Some commercial drivers at Ashaiman in the Greater Accra Region have defended the need to maintain the current transport fares, although they have been directed to take full capacity now as part of the phased easing of COVID-19 restrictions in the transport sector.
In an interview with Citi News, the drivers attributed the decision not to reduce the fares they charge to the increment in fuel prices and not the earlier reduction in the number of passengers.
“Reducing transport fares will not help us at all so we prefer to maintain the existing fares. The reason we increased the lorry fares was because of the increment in the fuel prices and not because of the number of passengers”, one of the drivers explained.
Road Transport Operators in consultations with the Ghana Private Transport Union (GPRTU) and the Ghana Road Transport Coordinating Council, in March, announced some measures to ensure social distancing among passengers in commercial vehicles.
This move was among others aimed at ensuring that the precautionary directives given by President Nana Akufo-Addo on social distancing were observed on all public transport vehicles and terminals to prevent the spread of COVID-19.
Commercial vehicle drivers, following this directive, lamented the low level of revenue gotten from the business due to the reduced number of passengers in the vehicles demanding an increase in transport fares to make up for the losses made while obeying the order to ensure social distancing in their vehicles.
Since Saturday, 11 July 2020, however, commuters have been paying 15% more in transport fares following approval by the government for commercial transport operators to hike fares.
President Akufo-Addo in his latest COVID-19 update to Ghanaians announced that the government has taken the decision to “lift the restrictions in the transport sector, and allow for full capacity in our domestic airplanes, taxis, trotros, and buses.”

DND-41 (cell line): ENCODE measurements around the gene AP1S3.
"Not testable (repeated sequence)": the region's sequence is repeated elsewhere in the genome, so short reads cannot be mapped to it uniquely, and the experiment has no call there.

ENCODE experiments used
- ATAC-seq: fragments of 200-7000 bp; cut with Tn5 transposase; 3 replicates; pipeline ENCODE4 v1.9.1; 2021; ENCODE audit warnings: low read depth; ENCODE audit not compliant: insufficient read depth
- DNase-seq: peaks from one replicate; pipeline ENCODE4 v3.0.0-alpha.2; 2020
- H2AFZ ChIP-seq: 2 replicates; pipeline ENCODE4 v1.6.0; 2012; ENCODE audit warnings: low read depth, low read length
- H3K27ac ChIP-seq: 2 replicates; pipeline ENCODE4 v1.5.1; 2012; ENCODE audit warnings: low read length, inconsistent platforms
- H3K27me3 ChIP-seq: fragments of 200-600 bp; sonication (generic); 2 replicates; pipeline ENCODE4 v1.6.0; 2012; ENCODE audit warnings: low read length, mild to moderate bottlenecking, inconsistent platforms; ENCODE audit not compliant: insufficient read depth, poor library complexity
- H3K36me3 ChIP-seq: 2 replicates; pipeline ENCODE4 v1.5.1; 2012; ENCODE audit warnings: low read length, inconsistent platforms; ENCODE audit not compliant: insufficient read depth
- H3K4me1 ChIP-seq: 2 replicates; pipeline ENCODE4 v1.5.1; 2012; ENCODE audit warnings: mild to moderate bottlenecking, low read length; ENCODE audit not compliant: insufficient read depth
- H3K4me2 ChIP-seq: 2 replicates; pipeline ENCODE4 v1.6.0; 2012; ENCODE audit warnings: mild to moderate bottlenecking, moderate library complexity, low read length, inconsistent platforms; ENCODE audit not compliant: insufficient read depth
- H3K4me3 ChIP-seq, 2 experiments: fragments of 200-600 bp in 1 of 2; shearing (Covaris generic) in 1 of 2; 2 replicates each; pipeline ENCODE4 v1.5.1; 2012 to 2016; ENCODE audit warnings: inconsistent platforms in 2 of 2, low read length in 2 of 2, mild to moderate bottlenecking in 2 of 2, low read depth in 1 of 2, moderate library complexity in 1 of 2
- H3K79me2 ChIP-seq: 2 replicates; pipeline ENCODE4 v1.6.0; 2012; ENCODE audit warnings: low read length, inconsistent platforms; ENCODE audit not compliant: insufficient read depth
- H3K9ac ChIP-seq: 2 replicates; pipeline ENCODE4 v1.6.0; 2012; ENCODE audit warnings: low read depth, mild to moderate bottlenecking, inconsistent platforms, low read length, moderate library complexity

With this in mind, it is the expectation of passengers that the recent rise in the lorry fares will be further reduced to bring relief to them.
But the drivers say they will only reduce lorry fares if the government reduces the price of fuel.
“It will worry us if we reduce the fare despite the increase in the number of passengers. Our roads are not good and the car parts are expensive. Fuel is now expensive and so reducing the fare it will affect us.”
Another said, “if we are to reduce transport fares, then the government must also watch the fuel prices for us because it is killing us. The government has to do something about it for us.”
Meanwhile, the Chamber of Petroleum Consumers (COPEC) wants commercial transport operators to reduce their fares immediately as they return to taking passengers at full seating capacity.
“We are, by this statement calling on some of our major stakeholders in the transport sector including the GPRTU, Concerned Drivers Association, Committed Drivers Association and the Ghana Road Transport Coordinating Council to immediately without fail, ensure that transport fares are reversed by close of day today [Monday],” COPEC urged in a statement.